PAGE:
Our plans for the future of itzon are numerous, and many suggestions have come from the active involvement of the thousands of filmmakers who embraced the project from the very start. We’re already looking at object recognition software for enabling audiences to interact more deeply with film content, and we will be developing analytics services, which means that filmmakers who use itzon can then approach other distributors with an arsenal of information showing exactly who their audience is, where they are and what they’ve said. We will also be constantly developing features that can provide additional revenue streams for filmmakers, such as to-order DVD/Blu-ray printing and pick-and-mix DVDs/Blu-rays for viewers to create their own compilations of features and shorts. Commissioning original content for itzon is certainly a goal of ours for the future, and making an online presence central to the creative brief will be a really exciting way to explore all the interactive possibilities that immersive transmedia storytelling offers.

MM: What’s the process for moviemakers to submit their film to itzon, and what’s the benefit to them from doing so?

HV: Filmmakers can create an itzon account for free, and they can use their account to submit and upload their films directly to us. It’s free to join for filmmakers and viewers alike, and there are no fees to submit films. We also ask filmmakers to upload posters and trailers so we can market their films in our digital listings magazine. Films are scheduled a month in advance, and we send filmmakers confirmation and notification of their acceptance and listings in plenty of time to help them spread the word. In this way the filmmakers and itzon share the responsibility of promoting the films, making it a truly collaborative effort. Since we do not require films to be exclusive to us or to have been made in the last 12 months, our filmmakers can bring older films to a new audience, and our viewers get a great mix of new and classic. Ad revenue and revenue from the credit viewing system is shared 50/50 with content providers based on viewing figures, and filmmakers can monitor their earnings in real time through their accounts.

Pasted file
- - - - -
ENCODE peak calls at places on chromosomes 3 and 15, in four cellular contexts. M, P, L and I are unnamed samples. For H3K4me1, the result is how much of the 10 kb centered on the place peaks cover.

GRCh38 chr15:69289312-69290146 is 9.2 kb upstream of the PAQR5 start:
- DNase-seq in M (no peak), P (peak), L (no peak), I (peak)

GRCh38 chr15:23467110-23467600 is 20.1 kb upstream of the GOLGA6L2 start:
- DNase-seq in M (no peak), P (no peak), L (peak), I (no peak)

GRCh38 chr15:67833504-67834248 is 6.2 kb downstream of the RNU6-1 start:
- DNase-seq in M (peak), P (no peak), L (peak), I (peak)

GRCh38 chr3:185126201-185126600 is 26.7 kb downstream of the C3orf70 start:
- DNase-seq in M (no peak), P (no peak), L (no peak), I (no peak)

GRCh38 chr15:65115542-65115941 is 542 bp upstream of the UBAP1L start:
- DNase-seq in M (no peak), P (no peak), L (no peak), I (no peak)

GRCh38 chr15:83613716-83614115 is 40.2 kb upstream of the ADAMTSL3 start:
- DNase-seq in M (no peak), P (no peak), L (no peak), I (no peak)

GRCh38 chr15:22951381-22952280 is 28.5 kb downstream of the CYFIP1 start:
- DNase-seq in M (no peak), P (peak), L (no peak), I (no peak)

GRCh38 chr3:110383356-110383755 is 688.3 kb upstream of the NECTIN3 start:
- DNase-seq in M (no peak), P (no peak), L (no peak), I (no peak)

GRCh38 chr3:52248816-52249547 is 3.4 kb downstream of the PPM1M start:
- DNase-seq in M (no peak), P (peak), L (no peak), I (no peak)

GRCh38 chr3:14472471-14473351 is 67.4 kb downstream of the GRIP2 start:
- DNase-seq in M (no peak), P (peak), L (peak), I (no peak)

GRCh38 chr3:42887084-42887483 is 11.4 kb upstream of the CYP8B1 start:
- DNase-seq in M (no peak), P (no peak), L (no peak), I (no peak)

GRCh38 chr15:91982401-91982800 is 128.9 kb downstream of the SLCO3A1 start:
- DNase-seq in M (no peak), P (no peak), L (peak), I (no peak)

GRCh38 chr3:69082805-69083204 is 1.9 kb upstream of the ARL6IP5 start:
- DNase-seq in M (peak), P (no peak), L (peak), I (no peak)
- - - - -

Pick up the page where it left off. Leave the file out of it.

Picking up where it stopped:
MM: Anything you’d like to add?

HV: First off, on behalf of the whole (exhausted) itzon team, we want to say a huge thank you if you’re one of the thousands of filmmakers that have helped bring this project to fruition. Whether you helped by contributing films, ideas, feedback, testing or anything else, it’s all been invaluable. We’re also really excited to announce a fantastic line up of judges for our first month: Merlin Crossingham, creative director of the amazing Wallace and Gromit at Aardman Animations, Chris Jones, filmmaker, author of The Guerilla Film Makers Handbook and producer of “The Production Office LIVE,” and Nolan and Adam Lebovitz, who made the films Tortured and Unrest. We also have some brilliant partners on board sponsoring our prizes including Doddle, Quick Film Budget and Music Revolution.